Welcome to Seattle MESA’s Saturday Academy Newsletter! In this premiere issue, we will look at the MESA program, Saturday Academy, and the highlights of our November Kick Off. Stay tuned for upcoming special events.
Who are we, and what we do?
Seattle MESA is a non-profit organization that seeks to increase participation of underserved and underrepresented minority students in the STEM (science, technology, engineering, and math) academic and professional fields.
The Saturday Academy is a once-monthly all day science enrichment program that exposes students to STEM via project-based activities, field trips, guest speakers, and laboratory experiences. Career and academic skill-building underline the program to help students prepare for life after high school.
In case you missed it:
The Intro to Marine Biology Section is led by Dr. Thomas Pool, a second year Saturday Academy instructor, who also teaches marine biology at UW and Seattle University. On the first day, the Intro section learned about and built (yes, built!) barnacles, listened to marine mammals’ greatest hit songs, saw two headstands from Thomas and myself, had a guest speaker from UW Student Activities Office, Phil Hunt, and ended with a lesson on watersheds.
The Advanced Marine Biology section is led by Dr. Kristi Straus, the original Saturday Academy Instructor and UW professor of Marine Biology. On day one the Advanced group got up-close and personal with marine organisms, recorded key phenotypic traits of these critters, received a guest lecture from a UW Minority Student Recruiter, Patrick Okocha, and ended with headstands of their own while they presented to their peers after some partnered research about super-powered marine invertebrates (the Mantis Shrimp is still my favorite).
Dr. Elizabeth “Beth” Wheat may be our newest Saturday Academy instructor, but she is a veteran in the world of food science. Owning her own farm and having started the UW farm, Beth is no stranger to locally sourced food. Right out of the gate, the Food Science section went for a walk along the Burke-Gilman Trail, collecting soil samples, visiting student-run farms, campus Greenhouses, and analyzing plots of soil for physical properties native to the area.
Getting Up Close and Personal with Marine Invertebrates… Starfish Anyone?
Volunteers: Spotlight on the Backbone of our Program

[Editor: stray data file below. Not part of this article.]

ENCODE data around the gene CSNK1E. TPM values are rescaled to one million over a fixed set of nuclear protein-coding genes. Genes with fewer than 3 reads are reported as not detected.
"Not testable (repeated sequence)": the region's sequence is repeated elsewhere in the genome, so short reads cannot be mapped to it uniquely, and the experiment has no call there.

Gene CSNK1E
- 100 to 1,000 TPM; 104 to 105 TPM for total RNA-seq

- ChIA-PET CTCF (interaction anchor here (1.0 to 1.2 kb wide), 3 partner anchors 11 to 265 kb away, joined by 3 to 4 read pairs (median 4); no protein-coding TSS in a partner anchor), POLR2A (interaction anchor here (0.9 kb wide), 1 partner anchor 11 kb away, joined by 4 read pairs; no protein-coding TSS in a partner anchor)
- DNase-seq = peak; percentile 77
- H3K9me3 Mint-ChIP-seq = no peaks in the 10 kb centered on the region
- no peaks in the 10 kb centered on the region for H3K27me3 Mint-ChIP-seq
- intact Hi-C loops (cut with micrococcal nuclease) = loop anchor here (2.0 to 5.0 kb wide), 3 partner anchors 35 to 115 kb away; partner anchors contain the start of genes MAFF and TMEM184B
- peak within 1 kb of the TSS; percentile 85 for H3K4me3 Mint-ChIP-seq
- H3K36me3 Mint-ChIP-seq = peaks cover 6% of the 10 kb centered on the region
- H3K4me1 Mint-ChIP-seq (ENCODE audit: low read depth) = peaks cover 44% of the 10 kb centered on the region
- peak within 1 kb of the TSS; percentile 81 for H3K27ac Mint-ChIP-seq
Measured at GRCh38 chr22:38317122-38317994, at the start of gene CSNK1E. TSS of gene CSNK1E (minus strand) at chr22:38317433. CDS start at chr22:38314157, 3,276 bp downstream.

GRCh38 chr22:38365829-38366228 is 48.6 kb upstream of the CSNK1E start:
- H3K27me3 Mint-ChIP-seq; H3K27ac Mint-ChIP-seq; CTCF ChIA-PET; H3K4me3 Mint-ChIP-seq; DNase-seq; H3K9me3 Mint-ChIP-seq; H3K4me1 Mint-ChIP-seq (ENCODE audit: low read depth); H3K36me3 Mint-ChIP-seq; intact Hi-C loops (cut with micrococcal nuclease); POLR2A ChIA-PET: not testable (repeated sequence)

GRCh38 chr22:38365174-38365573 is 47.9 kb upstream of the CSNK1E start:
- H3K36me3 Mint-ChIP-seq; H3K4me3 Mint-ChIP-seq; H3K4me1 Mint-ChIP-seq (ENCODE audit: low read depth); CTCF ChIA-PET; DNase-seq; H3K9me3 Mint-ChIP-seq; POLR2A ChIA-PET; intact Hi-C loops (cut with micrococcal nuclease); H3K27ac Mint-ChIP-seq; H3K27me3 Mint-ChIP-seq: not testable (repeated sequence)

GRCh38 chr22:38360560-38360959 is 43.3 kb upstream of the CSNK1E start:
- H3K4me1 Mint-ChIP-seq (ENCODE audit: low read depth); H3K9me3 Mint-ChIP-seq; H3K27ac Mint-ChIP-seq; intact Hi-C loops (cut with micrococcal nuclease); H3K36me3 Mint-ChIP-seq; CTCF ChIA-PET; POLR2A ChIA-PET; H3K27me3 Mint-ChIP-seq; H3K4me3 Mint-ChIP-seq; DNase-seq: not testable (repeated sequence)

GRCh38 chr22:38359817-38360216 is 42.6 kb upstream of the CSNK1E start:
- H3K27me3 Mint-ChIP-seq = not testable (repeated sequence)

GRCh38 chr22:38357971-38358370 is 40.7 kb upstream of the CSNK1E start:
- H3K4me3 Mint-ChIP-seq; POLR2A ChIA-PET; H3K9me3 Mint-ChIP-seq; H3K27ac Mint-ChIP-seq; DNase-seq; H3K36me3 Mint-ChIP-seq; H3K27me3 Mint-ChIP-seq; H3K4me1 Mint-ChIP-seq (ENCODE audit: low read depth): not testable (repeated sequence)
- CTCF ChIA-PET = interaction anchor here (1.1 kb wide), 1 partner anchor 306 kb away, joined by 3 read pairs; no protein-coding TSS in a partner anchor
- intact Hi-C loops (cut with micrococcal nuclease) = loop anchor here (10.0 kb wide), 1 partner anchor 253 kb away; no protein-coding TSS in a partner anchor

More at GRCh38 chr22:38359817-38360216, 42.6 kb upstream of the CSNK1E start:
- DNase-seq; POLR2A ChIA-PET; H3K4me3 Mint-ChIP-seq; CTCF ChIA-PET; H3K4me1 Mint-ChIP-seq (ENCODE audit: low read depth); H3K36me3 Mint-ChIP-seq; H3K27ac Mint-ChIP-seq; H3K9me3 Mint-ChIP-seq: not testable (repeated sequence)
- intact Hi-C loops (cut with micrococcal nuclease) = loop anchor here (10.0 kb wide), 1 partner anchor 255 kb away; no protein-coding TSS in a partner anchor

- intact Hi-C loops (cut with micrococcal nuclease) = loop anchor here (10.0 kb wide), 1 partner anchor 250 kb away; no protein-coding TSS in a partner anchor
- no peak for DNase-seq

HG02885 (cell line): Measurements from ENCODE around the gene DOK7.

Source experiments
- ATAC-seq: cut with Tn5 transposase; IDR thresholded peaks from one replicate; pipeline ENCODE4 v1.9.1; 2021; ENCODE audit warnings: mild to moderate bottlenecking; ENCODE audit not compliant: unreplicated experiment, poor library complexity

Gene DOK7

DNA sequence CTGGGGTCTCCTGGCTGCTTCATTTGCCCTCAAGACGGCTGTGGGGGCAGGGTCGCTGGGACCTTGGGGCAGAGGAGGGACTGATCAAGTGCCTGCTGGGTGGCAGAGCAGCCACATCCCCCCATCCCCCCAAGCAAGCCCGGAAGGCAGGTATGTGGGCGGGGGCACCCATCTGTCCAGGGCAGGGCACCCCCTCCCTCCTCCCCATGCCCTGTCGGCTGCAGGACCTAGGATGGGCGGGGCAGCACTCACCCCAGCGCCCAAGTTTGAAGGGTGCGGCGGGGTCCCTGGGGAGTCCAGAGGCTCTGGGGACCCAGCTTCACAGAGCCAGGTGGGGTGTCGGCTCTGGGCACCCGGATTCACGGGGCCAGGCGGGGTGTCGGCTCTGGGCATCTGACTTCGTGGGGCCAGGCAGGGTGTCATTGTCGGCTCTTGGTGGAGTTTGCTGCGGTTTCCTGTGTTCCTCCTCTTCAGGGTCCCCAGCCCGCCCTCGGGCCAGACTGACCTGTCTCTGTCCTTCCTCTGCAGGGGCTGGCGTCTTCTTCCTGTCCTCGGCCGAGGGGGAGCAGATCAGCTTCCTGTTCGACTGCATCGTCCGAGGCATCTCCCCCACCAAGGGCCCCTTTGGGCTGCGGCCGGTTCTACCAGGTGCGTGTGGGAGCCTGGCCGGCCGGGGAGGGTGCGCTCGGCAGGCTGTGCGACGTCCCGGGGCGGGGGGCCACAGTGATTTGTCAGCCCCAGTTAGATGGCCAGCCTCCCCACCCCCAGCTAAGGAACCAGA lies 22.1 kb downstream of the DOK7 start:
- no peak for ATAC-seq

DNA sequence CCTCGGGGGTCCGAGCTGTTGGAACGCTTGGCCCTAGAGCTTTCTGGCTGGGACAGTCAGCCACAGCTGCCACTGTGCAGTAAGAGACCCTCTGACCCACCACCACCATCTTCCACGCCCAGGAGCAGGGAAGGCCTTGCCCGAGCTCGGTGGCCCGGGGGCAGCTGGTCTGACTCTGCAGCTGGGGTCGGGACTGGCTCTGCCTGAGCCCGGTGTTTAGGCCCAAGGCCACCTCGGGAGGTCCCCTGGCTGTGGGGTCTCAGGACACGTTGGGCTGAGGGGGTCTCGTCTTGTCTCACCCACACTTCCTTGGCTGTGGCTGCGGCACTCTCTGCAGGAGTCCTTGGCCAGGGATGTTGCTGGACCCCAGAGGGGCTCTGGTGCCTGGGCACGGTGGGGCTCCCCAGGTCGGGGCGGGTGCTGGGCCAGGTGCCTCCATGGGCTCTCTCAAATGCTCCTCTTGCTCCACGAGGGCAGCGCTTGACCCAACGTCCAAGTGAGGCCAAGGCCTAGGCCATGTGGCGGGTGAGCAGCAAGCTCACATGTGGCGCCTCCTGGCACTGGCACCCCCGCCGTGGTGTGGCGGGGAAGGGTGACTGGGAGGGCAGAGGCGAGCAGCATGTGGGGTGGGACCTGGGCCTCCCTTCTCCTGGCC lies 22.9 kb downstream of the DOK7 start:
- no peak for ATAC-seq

Volunteers are an integral component of our program. They are the reason we can serve as many students as we do. But contrary to any misconceptions, volunteers enjoy as much of the experience as the students do. But don’t take my word for it, here are some testimonials from our volunteers:
“We had a great experience at the Saturday Academy last month. I brought my daughter to help too. Even though we were there to help, we also got the benefit of learning what the students were learning. The instructors are very enthusiastic and excited about the programs. I believe that was contagious and it definitely helped with keeping the kids engaged. I also thought it was really cool that at least one of the volunteers was a student who participated in the MESA program several years ago.”
“Being a student at UW who was also a part of MESA, it was great to come back and see how much the program has changed. I also got to learn about food science and it was nice to see how engaged the students were. After lunch in the auditorium, I was able to answer many of the students’ questions about college. It brought memories back from high school and it reminded me of how much I wanted to come to UW. I hope to keep on being that person that kids can look up to and go to for advice.”
“On my way to volunteer with MESA for the first time, I was worried that it would be hard for students to have fun in a classroom on a Saturday. But, I was wrong! The teachers were enthusiastic and entertaining, and their passion for the subject matter was contagious. Time flew because I was having so much fun learning alongside the students.”
“It was great to volunteer with Seattle MESA and help students explore science in an interactive and fun way. In just one session, I could see students start to open up, ask questions and express interest in scientific topics they didn’t even know they were interested in before. By the end of the day, I had several students tell me that marine invertebrates are cool! I very much enjoyed mentoring the students, not only answering academic questions but also questions about life after high school in general. I am looking forward to watching these students progress throughout the year!”
Special mention to Phil Hunt and Patrick Okocha, our guest speakers and our fantastic Volunteers!
Sasha Seroy and Brad Gibson
From career advice to life stories to college prep, our volunteers fill many mentorship roles. With such a wide spectrum of life experiences, our volunteers are able to connect to students on a variety of levels.
Volunteer capacity from Day 1.Expected to increase to 65%. Our goal is to reach 20 volunteers each session.
Student capacity from Day 1. Expected to increase to 75%. Our goal is to reach 90 students each session.
Here are the remaining Saturday Academy sessions for 2016:
February 6th and February 27th
April 2nd and April 30th
Upcoming Field Trips (subject to change):
–Food Science trip to Woodland Park Zoo. Animal dietary maintenance.
–Food Science trip to Continental Mills Food Research and Design Plant.
–Advanced Marine Biology trip to Seattle Aquarium.
–Intro to Marine Biology Ocean Inquiry Project (OIP), Puget Sound research boat trip.
–Advanced Marine Biology local field trip studying Sea Birds
–Advanced Marine Biology Salish Sea Research boat trip
Seattle MESA wishes you a very safe, warm, and happy holiday season. We are sending a HUGE THANK YOU for all of your energy so far. See you all next year!
Know someone interested in volunteering? Have them contact:
Brian Tracey, Program Coordinator